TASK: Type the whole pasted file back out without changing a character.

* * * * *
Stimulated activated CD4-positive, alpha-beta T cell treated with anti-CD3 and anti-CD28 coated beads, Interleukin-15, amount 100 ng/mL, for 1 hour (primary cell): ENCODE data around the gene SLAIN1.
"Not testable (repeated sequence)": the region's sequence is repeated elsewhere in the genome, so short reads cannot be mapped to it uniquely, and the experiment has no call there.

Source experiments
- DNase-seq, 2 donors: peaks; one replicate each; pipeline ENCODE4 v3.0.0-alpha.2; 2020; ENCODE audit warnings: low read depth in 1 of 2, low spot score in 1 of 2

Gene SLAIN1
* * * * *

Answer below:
Stimulated activated CD4-positive, alpha-beta T cell treated with anti-CD3 and anti-CD28 coated beads, Interleukin-15, amount 100 ng/mL, for 1 hour (primary cell): ENCODE data around the gene SLAIN1.
"Not testable (repeated sequence)": the region's sequence is repeated elsewhere in the genome, so short reads cannot be mapped to it uniquely, and the experiment has no call there.

Source experiments
- DNase-seq, 2 donors: peaks; one replicate each; pipeline ENCODE4 v3.0.0-alpha.2; 2020; ENCODE audit warnings: low read depth in 1 of 2, low spot score in 1 of 2

Gene SLAIN1